The Value of Georgia's Cities

It is in cities where the foundations of our economy are laid, where our identity as a people is anchored, and where we live, work, play and enrich our lives. 

The 2024 edition of The Value of Cities provides a snapshot of the impact cities have in Georgia and the investments they make to secure a vibrant economic future.  



While cities make up just 9% of the state's overall land area, the nearly 4.8 million people who reside in Georgia cities represent 44% of the total state population.

Cities are dense economic and cultural hubs that provide 69% of jobs in Georgia and see their population increase by 24% in the daytime due to commuting. Cities provide services to both their "daytime population" and their resident population.


On the whole, cities also tend to be more racially diverse: there are 1.1 White residents for every Black resident; whereas in unincorporated areas, there are 2.4 White residents for every Black resident.

Three-quarters of Georgia cities have a population of 5000 or less, on par with the country as a whole. These small communities that together serve over 511,000 Georgians rely heavily on regional partnerships and intergovernmental resources to provide key services like broadband and electricity.

Only 4% of Georgia cities have a population above 50,000, but together they represent almost 2.3 million Georgians.


In 2022, the Census Bureau redefined the criteria for urban and rural areas, the classification of which plays a role in how federal dollars are distributed. The population threshold to classify as an urban areas was lifted to 5,000 from 2,500. The 2020 Census urban areas following this update can be found here. Some cities below 5,000 may be an urban area if they meet certain new housing criteria of having at least 2,000 housing units. This PBS article provides an overview of the reclassification.


Despite covering just 9% of the state's land area, cities are home to 42% of all single-family and 74% of all multifamily housing structures in Georgia.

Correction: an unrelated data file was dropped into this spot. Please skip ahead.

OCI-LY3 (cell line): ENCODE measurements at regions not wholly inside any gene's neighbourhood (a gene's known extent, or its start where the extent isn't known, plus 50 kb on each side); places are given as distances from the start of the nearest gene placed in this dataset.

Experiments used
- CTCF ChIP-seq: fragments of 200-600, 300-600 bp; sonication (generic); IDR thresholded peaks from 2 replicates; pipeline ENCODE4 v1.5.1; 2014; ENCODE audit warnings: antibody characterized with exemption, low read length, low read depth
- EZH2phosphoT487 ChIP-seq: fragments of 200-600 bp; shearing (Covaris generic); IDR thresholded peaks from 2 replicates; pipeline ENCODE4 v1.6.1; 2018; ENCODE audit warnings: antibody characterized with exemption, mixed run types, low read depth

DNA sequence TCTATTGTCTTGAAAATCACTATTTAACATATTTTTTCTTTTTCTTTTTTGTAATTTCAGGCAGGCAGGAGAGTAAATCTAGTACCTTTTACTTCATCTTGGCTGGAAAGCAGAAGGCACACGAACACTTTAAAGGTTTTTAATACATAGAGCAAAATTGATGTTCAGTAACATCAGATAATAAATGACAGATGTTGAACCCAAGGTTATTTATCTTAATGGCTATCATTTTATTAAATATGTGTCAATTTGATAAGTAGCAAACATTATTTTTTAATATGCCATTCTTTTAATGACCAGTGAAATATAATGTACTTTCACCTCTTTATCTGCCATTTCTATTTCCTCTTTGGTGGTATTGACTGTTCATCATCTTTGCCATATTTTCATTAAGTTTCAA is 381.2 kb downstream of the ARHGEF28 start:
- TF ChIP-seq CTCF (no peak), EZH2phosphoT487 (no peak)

Municipal Finance

The Value of Cities report provides an overview of municipal budgets in Georgia. Here is a look at how revenues and expenditures vary across small, medium and large cities.

  • At least half the budget for medium (50%) and large (56%) cities comes from property and sales taxes.
  • In small cities, sales taxes contribute the largest portion (35%) of the budget by far, followed by other revenue sources* (15%) and property taxes (12%).
  • Small cities rely more heavily on intergovernmental revenues from the state (9%) than medium and large cities do.

*Other revenue sources can include animal control fees, culture and recreation fees, speeding violation fees and more.


  • No matter the size, cities on the whole spend over three-quarters of their budget on three services: Public Safety, Administration* and Public Works. For small cities, these expenditures make up over 90% of their budgets.
  • There is an inverse relationship between city size and Public Works spending. Smaller cities tend to spend a larger portion (33%) of their budget on public works than medium (25%) and large (17%) cities do.
  • Medium and large cities have more room in their budget for services such as parks, recreation, housing, economic development and other programs that growing communities need.

*Administration can include expenditures on elections, human resources, tax assessments, records management, internal audits and more.